New Zealand blogging has been quiet for the last few days. Which is a good thing. As Cactus Kate says, “Anyone who blogs over Christmas I have decided is a wee bit sad.”
Among the other local bloggers I follow, Fundy Post managed a cracker on Christmas day, with a massive serve to Glenn Cardy, the vicar – actually no, he’s an archdeacon now, just like Richard Prebble’s lovely dad was – at St Matthew-in-the-City. Cardy is the one who hired Saatchis to put up that challenging billboard of a post-coital Joseph and Mary which challenged some believers so much that they vandalised it.
No one came out of that looking good – not the fanatics and certainly not the egregious Cardy. (I met him when he baptised my eldest and he really is the sort of pleased-to-be-me progressive Christian that gives progressive Christians a bad name. Sort of like a Bob Lowe for the Noughties.) One wonders how much Saatchis charged, and what the parishioners thought they had got for their money. UK blogger Mick Hartley, among others, noticed and lifted Cardy’s profile even more. Which, one suspects, was the point of the exercise.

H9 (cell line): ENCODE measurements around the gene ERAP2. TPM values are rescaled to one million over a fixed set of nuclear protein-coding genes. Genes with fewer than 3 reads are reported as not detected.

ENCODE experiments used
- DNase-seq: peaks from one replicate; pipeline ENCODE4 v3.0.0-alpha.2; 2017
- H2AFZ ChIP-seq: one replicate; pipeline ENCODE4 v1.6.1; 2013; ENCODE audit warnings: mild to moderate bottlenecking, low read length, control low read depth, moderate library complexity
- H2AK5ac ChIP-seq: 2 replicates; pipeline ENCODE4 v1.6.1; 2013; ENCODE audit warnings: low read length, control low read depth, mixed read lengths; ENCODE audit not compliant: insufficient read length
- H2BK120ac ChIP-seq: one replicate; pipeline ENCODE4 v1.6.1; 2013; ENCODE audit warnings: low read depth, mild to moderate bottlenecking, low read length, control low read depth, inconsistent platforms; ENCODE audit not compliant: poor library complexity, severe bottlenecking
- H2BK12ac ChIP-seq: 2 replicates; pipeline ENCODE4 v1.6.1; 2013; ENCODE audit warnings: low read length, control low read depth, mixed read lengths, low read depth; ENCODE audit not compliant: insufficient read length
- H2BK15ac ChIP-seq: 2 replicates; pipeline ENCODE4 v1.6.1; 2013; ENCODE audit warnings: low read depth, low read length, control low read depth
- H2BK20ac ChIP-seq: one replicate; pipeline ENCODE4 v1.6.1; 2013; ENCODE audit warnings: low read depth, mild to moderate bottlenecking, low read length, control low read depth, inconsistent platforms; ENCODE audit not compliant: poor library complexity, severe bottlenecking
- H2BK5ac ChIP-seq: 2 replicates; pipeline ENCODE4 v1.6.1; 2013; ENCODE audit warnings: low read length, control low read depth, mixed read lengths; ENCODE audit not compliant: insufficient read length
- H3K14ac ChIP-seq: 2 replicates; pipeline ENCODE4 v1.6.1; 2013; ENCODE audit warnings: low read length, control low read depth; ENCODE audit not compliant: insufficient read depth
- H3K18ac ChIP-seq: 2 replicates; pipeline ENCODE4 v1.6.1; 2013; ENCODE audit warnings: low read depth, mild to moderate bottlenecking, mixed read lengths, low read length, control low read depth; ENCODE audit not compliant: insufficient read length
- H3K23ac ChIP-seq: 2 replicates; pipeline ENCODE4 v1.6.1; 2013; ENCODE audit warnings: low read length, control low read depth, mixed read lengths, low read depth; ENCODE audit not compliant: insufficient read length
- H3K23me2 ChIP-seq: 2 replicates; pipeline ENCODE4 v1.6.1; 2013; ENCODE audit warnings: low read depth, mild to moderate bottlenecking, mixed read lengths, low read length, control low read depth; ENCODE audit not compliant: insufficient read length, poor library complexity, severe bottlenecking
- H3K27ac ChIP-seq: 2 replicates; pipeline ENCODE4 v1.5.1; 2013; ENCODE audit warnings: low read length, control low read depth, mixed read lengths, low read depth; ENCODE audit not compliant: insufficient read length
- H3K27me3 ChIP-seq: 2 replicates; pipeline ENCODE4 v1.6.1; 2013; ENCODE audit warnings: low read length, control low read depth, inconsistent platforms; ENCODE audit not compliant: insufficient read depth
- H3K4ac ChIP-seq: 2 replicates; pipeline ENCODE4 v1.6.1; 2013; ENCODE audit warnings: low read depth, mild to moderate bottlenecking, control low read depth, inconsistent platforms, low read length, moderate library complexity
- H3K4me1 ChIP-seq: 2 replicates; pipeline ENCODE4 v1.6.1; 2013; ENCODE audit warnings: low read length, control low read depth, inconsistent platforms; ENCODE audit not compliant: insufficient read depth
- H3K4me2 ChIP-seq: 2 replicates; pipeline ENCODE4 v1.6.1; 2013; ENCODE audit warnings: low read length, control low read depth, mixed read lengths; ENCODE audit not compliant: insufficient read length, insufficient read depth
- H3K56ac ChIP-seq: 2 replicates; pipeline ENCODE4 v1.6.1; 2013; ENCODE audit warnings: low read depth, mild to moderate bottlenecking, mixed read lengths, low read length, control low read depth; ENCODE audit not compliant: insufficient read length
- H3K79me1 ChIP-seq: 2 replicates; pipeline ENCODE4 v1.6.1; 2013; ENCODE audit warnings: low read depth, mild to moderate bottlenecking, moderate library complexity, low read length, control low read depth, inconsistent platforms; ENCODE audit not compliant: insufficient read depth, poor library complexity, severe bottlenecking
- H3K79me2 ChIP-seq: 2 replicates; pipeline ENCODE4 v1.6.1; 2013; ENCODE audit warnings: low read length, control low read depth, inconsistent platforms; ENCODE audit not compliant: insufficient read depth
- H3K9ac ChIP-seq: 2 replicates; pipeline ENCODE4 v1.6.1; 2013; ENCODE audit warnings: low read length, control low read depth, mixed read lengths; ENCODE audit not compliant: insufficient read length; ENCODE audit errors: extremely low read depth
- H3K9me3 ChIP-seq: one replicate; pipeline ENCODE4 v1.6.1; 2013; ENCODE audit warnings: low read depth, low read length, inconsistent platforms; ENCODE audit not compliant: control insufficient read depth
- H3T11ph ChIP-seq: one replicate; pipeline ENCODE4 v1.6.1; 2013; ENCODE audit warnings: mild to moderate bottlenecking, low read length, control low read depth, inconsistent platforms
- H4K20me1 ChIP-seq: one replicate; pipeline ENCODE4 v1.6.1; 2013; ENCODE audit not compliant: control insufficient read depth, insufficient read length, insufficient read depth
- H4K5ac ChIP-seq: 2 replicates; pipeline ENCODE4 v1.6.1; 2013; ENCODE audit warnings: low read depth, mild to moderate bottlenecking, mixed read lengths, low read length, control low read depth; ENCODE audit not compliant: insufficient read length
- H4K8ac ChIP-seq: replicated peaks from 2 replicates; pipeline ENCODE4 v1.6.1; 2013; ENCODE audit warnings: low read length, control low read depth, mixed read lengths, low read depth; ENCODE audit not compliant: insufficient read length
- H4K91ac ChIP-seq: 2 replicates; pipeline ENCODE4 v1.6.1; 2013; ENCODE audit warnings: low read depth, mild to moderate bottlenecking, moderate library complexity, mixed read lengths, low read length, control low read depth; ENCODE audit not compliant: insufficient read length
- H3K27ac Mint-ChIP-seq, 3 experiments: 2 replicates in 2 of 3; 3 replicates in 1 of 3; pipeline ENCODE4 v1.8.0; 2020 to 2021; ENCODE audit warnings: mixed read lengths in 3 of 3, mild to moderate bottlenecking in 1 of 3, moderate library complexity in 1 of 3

Chad Taylor is conducting “an experiment in making previously unavailable fiction available to readers”. There are five pieces on his website, including a chunk of his latest novel, The Church of John Coltrane, the sequel to his 1994 novel Heaven. I have a copy of the whole thing which I am part-way through (though I have forgotten almost everything about Heaven and cannot now refer back to it to get my bearings as my copy was one of the casualties of the Great Book Robbery of 1998 when almost my entire library was stolen. Yes, I know, who would steal books?). The new novel is, as we literary types say, shit-hot so I cannot understand why it has been published only in France. New Zealand publishers truly move in mysterious ways.
Phil Parker talks sense about wine fashions.
Home Paddock doesn’t approve of Helen Clark being made a member of the Order of New Zealand.
Karl du Fresne gets a bit snippy about Snoopy. Maybe I don’t go to enough malls – you try when you’re surrounded by cows and horses – but I quite like the cheerful Christmas ditty that enraged him so much. However, he goes on to make some eminently sensible points about modern Christmas music in general. (In our house it was Phil Spector’s A Christmas Gift for You and Bach’s Christmas Oratorio. Would have been A John Prine Christmas too except my wife can’t stand country music. But when she’s out. . . )
BK Drinkwater is still on sabbatical.
As is Laughy Kate, but that’s because she is still infesting our house and I won’t let her near the computer. One tries to do one’s bit for humanity.